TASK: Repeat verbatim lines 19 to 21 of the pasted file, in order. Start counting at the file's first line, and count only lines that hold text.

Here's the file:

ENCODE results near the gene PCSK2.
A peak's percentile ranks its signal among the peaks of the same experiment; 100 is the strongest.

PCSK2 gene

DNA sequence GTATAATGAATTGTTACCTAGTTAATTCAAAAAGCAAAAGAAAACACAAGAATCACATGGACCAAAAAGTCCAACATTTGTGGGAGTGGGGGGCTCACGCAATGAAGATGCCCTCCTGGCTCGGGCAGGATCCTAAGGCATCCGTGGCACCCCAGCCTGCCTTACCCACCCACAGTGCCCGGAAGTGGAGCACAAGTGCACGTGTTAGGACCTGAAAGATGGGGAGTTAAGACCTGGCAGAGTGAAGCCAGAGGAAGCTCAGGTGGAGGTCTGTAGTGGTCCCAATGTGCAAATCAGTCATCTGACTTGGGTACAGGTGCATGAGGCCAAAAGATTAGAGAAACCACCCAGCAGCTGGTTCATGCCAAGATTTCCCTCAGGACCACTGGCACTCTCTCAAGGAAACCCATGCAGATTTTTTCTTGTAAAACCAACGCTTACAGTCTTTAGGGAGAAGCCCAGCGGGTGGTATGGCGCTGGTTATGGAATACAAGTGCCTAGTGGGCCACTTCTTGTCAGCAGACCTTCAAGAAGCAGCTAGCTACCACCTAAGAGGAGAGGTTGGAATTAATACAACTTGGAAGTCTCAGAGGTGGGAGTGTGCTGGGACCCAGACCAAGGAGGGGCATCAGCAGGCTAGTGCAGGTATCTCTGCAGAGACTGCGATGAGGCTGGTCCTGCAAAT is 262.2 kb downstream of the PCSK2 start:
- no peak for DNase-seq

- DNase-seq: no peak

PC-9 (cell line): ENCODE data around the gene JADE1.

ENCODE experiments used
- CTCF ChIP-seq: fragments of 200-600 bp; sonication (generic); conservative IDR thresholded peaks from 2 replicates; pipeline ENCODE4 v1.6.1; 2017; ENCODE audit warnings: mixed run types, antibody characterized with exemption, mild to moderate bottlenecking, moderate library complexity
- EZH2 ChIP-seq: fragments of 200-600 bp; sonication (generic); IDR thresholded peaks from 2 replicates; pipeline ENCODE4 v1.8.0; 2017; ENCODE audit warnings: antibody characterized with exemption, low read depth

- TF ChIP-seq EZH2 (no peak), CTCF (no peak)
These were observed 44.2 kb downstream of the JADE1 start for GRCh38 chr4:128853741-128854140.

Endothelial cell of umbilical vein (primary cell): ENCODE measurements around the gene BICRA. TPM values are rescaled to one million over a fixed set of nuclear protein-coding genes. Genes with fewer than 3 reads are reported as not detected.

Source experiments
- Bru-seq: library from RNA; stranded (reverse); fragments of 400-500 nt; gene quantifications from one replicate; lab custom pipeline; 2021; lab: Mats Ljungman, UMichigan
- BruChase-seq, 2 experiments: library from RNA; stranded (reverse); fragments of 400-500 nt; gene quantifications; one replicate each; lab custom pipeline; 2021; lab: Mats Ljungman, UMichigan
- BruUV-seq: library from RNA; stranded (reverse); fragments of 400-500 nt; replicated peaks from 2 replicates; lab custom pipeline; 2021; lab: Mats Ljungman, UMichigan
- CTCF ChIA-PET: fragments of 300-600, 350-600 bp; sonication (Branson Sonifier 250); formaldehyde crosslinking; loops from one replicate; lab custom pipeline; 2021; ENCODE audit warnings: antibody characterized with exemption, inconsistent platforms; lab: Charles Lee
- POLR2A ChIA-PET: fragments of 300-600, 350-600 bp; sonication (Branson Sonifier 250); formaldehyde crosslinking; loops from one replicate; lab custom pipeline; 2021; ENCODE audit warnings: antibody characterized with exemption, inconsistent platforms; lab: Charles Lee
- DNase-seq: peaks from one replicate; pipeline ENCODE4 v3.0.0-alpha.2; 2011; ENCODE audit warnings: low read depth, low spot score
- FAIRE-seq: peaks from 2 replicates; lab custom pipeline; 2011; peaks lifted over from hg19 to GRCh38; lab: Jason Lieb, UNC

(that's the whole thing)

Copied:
- POLR2A ChIA-PET: fragments of 300-600, 350-600 bp; sonication (Branson Sonifier 250); formaldehyde crosslinking; loops from one replicate; lab custom pipeline; 2021; ENCODE audit warnings: antibody characterized with exemption, inconsistent platforms; lab: Charles Lee
- DNase-seq: peaks from one replicate; pipeline ENCODE4 v3.0.0-alpha.2; 2011; ENCODE audit warnings: low read depth, low spot score
- FAIRE-seq: peaks from 2 replicates; lab custom pipeline; 2011; peaks lifted over from hg19 to GRCh38; lab: Jason Lieb, UNC